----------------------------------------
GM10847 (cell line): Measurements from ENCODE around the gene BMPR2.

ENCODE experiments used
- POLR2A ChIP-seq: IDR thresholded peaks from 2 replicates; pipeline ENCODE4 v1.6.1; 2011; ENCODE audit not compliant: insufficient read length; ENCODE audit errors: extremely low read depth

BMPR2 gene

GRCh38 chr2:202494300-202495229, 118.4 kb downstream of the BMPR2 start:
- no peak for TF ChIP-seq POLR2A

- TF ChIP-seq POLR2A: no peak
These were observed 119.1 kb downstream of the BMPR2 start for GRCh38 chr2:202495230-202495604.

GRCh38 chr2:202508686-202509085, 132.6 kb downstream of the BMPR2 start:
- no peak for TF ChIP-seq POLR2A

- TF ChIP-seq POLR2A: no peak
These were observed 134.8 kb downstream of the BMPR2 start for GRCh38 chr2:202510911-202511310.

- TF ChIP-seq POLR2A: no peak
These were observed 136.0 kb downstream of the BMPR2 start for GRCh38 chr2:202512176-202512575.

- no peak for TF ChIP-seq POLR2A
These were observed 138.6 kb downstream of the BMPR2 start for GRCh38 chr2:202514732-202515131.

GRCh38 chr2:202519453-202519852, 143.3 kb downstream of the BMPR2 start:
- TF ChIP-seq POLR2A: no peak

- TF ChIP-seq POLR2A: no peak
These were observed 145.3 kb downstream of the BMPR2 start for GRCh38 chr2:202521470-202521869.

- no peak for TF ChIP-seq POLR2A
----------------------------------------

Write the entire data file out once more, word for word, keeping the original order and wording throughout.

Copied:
GM10847 (cell line): Measurements from ENCODE around the gene BMPR2.

ENCODE experiments used
- POLR2A ChIP-seq: IDR thresholded peaks from 2 replicates; pipeline ENCODE4 v1.6.1; 2011; ENCODE audit not compliant: insufficient read length; ENCODE audit errors: extremely low read depth

BMPR2 gene

GRCh38 chr2:202494300-202495229, 118.4 kb downstream of the BMPR2 start:
- no peak for TF ChIP-seq POLR2A

- TF ChIP-seq POLR2A: no peak
These were observed 119.1 kb downstream of the BMPR2 start for GRCh38 chr2:202495230-202495604.

GRCh38 chr2:202508686-202509085, 132.6 kb downstream of the BMPR2 start:
- no peak for TF ChIP-seq POLR2A

- TF ChIP-seq POLR2A: no peak
These were observed 134.8 kb downstream of the BMPR2 start for GRCh38 chr2:202510911-202511310.

- TF ChIP-seq POLR2A: no peak
These were observed 136.0 kb downstream of the BMPR2 start for GRCh38 chr2:202512176-202512575.

- no peak for TF ChIP-seq POLR2A
These were observed 138.6 kb downstream of the BMPR2 start for GRCh38 chr2:202514732-202515131.

GRCh38 chr2:202519453-202519852, 143.3 kb downstream of the BMPR2 start:
- TF ChIP-seq POLR2A: no peak

- TF ChIP-seq POLR2A: no peak
These were observed 145.3 kb downstream of the BMPR2 start for GRCh38 chr2:202521470-202521869.

- no peak for TF ChIP-seq POLR2A